On October 5, the Royal Swedish Academy of Sciences announced that Syukuro Manabe, a researcher and senior meteorologist at Princeton University in the United States, had been awarded the 2021 Nobel Prize in Physics.
Manabe, who shares the award with two other scientists, is considered a pioneer in physical modeling of the Earth’s climate and reliably predicting global warming.
His groundbreaking research on the problem of climate change now confronting humanity did much to raise consciousness concerning climate issues. Dr. Manabe certainly deserved to win the Nobel Prize, and we heartily congratulate him.
His brilliant achievement should be used to inspire the next generation of researchers as well as young people. We hope it will become the driving force for the rebirth of Japan as a leader in the areas of science and technology.
Manabe went to the United States after receiving his PhD from Tokyo University. He later became a naturalized U.S. citizen.
Manabe used computers to develop climate models essential for forecasting global warming. These are now also used by the United Nations Intergovernmental Panel on Climate Change (IPCC).
The theoretical physicist Hideki Yukawa became the first Japanese Nobel laureate back in 1949. Including Yukawa, to date 25 Japanese (including three who became U.S. citizens) have received a Nobel Prize in one of the three natural science categories, namely physics, chemistry, and physiology or medicine. Twenty of the awards have been received since 2000.
There is no doubt that Japanese researchers in a broad range of natural science-related fields are making significant contributions to humanity. Meanwhile, many of the recipients in recent years have been vocally complaining that “the fields of science and basic research within Japan are facing a profound crisis.”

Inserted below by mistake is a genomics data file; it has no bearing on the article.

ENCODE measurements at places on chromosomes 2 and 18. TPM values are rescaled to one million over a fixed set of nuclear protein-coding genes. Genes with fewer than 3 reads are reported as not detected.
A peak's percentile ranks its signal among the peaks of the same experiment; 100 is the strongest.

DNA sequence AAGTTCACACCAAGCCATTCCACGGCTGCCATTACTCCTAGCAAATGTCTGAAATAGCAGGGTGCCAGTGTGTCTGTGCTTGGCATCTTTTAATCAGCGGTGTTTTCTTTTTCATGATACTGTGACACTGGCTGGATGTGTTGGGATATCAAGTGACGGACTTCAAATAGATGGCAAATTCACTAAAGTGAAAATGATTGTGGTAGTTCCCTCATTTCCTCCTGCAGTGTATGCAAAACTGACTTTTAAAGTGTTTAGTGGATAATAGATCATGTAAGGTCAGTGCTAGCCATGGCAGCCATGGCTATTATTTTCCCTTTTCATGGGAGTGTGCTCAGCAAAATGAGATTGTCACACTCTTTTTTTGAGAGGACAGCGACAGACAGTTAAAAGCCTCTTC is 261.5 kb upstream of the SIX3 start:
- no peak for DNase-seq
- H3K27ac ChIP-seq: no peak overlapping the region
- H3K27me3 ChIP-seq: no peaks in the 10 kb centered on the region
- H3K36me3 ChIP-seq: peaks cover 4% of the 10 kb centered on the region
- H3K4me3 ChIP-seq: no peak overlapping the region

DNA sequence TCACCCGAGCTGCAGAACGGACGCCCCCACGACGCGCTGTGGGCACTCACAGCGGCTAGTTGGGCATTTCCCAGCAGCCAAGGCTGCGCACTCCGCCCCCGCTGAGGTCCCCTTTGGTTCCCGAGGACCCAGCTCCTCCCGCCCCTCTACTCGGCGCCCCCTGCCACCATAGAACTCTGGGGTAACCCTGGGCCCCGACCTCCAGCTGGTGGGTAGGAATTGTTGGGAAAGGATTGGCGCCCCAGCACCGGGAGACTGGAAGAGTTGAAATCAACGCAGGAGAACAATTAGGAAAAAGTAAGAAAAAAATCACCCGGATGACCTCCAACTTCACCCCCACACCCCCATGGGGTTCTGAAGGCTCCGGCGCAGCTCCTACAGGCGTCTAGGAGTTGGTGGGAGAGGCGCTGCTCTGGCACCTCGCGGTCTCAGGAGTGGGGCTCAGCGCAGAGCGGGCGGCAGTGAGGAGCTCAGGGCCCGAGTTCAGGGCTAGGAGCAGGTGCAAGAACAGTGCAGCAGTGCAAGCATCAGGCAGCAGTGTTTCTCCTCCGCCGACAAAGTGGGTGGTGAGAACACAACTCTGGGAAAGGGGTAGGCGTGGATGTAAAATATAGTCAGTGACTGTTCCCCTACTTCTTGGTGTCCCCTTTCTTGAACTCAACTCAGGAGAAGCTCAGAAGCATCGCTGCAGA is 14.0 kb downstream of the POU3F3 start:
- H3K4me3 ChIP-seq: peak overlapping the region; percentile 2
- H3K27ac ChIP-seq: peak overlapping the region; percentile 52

According to an analysis by the Ministry of Education, Culture, Sports, Science and Technology (MEXT), whereas 20 years ago Japan ranked fourth in the world in terms of the quality of scientific treatises, it has since dropped to 10th place. Japan is also clearly behind in terms of such things as developing new vaccines to fight the COVID-19 pandemic and creating a thoroughly digitized society.
Despite the impressive number of Japanese scientists receiving the Nobel Prize in recent years, the fact remains that the foundations of scientific research in Japan have been rapidly declining. We cannot allow this deterioration to continue. In order that Japan may enjoy respect as a nation, we must remain a country that “contributes to humanity” through science and technology.
Due to fiscal constraints, in recent years the Japanese government opted for a “selection and concentration” science and technology policy that aimed at bolstering Japan’s international competitiveness. However, this created a severe crisis by inviting deterioration in the treatment of young researchers and the overall research environment.
In 2020, the government finally initiated measures to expand the number of posts for young researchers and to provide long-term support for challenging research. Although far too late in coming, this is definitely a step in the right direction.
The most important thing is to recreate the ground needed to nourish researchers possessing the “challenging spirit and creativity” who can think in terms of 30 years or 50 years from now.
Manabe was able to let his talent blossom by doing research in the United States. Now is the time for Japanese society as a whole to create a framework, including joint research with overseas researchers and personnel exchanges, which will facilitate the development of science and technology and support researchers.
Designating science and technology as a “pillar of national security” would be a first step in that direction.
(Read the Sankei Shimbun editorial in Japanese at this link.
Author: Editorial Board, The Sankei Shimbun